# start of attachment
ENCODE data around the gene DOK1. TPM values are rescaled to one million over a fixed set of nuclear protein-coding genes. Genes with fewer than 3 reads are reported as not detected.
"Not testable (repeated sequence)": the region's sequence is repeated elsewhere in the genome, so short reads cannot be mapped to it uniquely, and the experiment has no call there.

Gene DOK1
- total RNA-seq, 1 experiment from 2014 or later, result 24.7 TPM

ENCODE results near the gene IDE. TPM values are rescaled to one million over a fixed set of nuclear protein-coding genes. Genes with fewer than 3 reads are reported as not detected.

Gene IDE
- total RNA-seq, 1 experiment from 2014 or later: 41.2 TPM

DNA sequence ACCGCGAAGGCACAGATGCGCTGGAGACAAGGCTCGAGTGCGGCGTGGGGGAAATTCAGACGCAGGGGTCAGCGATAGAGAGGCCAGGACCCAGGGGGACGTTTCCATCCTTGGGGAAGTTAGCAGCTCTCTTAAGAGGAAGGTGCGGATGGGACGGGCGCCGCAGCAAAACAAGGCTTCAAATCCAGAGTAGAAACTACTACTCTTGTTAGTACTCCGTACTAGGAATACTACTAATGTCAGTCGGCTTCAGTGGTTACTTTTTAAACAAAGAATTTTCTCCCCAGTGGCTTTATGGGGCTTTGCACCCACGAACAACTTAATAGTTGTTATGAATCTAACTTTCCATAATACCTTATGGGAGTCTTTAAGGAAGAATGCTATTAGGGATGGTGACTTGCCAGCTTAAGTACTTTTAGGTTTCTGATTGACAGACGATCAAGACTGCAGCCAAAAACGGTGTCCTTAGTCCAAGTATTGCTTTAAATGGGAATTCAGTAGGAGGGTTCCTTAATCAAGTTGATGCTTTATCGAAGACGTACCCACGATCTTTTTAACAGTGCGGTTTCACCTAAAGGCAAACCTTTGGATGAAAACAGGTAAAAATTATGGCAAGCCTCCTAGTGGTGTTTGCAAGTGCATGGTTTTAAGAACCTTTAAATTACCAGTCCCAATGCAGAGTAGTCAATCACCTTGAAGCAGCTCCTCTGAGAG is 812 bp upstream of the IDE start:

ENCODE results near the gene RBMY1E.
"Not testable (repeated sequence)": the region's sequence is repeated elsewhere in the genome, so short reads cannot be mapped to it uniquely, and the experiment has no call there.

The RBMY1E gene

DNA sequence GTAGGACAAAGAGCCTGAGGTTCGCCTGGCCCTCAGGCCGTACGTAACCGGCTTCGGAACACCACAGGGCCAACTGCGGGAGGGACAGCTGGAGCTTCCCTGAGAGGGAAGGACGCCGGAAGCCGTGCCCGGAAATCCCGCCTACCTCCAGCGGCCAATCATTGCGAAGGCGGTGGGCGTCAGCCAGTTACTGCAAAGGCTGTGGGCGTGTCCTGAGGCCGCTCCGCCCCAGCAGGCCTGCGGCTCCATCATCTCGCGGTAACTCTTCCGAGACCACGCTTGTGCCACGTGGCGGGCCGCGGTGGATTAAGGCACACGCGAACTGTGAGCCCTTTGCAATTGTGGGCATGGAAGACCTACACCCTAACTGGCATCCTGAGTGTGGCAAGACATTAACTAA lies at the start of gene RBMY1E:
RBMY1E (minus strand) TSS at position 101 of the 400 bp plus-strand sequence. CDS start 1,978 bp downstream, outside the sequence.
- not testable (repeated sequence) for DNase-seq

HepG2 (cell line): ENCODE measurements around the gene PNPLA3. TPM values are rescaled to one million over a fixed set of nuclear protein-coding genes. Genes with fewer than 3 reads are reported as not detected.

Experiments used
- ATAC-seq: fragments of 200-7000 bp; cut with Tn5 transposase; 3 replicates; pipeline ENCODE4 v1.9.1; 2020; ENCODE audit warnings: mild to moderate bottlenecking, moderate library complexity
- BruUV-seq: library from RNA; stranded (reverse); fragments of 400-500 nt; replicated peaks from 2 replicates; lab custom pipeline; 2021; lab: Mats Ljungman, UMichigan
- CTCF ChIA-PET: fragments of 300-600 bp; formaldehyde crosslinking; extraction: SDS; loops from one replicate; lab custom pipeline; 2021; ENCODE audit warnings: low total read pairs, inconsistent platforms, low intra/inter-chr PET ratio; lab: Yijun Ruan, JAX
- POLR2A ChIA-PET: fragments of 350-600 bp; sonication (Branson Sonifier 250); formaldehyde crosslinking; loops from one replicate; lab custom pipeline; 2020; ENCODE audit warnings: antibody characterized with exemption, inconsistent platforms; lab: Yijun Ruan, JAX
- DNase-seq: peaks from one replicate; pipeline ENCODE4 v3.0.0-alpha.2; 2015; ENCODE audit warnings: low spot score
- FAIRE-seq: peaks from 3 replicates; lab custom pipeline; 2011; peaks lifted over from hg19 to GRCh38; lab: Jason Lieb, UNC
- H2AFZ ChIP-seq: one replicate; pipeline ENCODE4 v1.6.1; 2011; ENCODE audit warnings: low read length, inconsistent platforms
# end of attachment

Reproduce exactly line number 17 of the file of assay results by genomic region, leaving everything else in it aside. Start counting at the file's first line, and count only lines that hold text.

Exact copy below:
- ATAC-seq: fragments of 200-7000 bp; cut with Tn5 transposase; 3 replicates; pipeline ENCODE4 v1.9.1; 2020; ENCODE audit warnings: mild to moderate bottlenecking, moderate library complexity